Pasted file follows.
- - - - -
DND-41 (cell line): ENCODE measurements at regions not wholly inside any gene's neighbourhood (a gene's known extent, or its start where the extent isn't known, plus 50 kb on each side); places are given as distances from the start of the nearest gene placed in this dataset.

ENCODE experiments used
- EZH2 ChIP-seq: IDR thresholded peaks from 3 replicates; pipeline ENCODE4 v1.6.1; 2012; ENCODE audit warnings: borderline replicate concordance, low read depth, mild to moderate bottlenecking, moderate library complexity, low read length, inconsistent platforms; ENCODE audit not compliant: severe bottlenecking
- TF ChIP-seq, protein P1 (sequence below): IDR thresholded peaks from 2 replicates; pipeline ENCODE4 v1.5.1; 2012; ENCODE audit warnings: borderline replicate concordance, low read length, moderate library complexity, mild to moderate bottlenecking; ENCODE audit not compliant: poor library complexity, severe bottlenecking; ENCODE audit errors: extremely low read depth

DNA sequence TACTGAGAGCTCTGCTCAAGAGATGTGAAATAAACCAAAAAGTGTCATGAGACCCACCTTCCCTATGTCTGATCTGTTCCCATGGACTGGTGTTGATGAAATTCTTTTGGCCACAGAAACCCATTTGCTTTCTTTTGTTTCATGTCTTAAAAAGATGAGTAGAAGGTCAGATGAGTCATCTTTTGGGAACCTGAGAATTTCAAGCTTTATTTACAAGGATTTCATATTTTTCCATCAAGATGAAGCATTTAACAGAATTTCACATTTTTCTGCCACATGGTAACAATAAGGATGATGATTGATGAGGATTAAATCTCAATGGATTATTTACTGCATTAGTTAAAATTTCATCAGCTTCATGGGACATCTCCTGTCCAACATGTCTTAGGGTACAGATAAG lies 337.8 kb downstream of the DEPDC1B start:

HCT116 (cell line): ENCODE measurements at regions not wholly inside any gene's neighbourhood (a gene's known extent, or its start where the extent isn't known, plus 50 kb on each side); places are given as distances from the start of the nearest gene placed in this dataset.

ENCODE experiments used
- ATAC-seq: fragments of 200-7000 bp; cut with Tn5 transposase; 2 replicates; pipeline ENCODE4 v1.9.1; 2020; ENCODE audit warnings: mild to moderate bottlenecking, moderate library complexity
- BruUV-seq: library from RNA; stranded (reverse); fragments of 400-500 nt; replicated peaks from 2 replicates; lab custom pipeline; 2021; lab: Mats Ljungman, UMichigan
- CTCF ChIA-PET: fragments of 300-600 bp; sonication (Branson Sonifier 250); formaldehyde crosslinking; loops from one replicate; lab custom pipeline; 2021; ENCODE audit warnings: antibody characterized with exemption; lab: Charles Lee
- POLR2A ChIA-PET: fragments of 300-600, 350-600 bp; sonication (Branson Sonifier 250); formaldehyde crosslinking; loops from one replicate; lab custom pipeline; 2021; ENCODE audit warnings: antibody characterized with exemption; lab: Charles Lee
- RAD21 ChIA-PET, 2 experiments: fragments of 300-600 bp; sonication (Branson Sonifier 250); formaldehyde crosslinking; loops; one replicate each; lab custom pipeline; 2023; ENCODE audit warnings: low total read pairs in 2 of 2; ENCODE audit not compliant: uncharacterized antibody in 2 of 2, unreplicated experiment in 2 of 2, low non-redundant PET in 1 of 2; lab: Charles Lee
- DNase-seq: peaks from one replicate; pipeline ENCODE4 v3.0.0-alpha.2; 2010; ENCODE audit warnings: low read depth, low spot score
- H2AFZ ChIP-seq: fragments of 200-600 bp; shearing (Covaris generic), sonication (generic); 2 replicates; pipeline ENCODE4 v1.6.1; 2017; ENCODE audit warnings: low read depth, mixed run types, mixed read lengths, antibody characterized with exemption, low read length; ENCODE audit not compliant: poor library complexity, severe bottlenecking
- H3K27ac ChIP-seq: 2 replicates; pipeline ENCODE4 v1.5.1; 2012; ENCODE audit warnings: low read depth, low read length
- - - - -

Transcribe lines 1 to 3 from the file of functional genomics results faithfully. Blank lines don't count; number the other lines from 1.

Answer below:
DND-41 (cell line): ENCODE measurements at regions not wholly inside any gene's neighbourhood (a gene's known extent, or its start where the extent isn't known, plus 50 kb on each side); places are given as distances from the start of the nearest gene placed in this dataset.

ENCODE experiments used
- EZH2 ChIP-seq: IDR thresholded peaks from 3 replicates; pipeline ENCODE4 v1.6.1; 2012; ENCODE audit warnings: borderline replicate concordance, low read depth, mild to moderate bottlenecking, moderate library complexity, low read length, inconsistent platforms; ENCODE audit not compliant: severe bottlenecking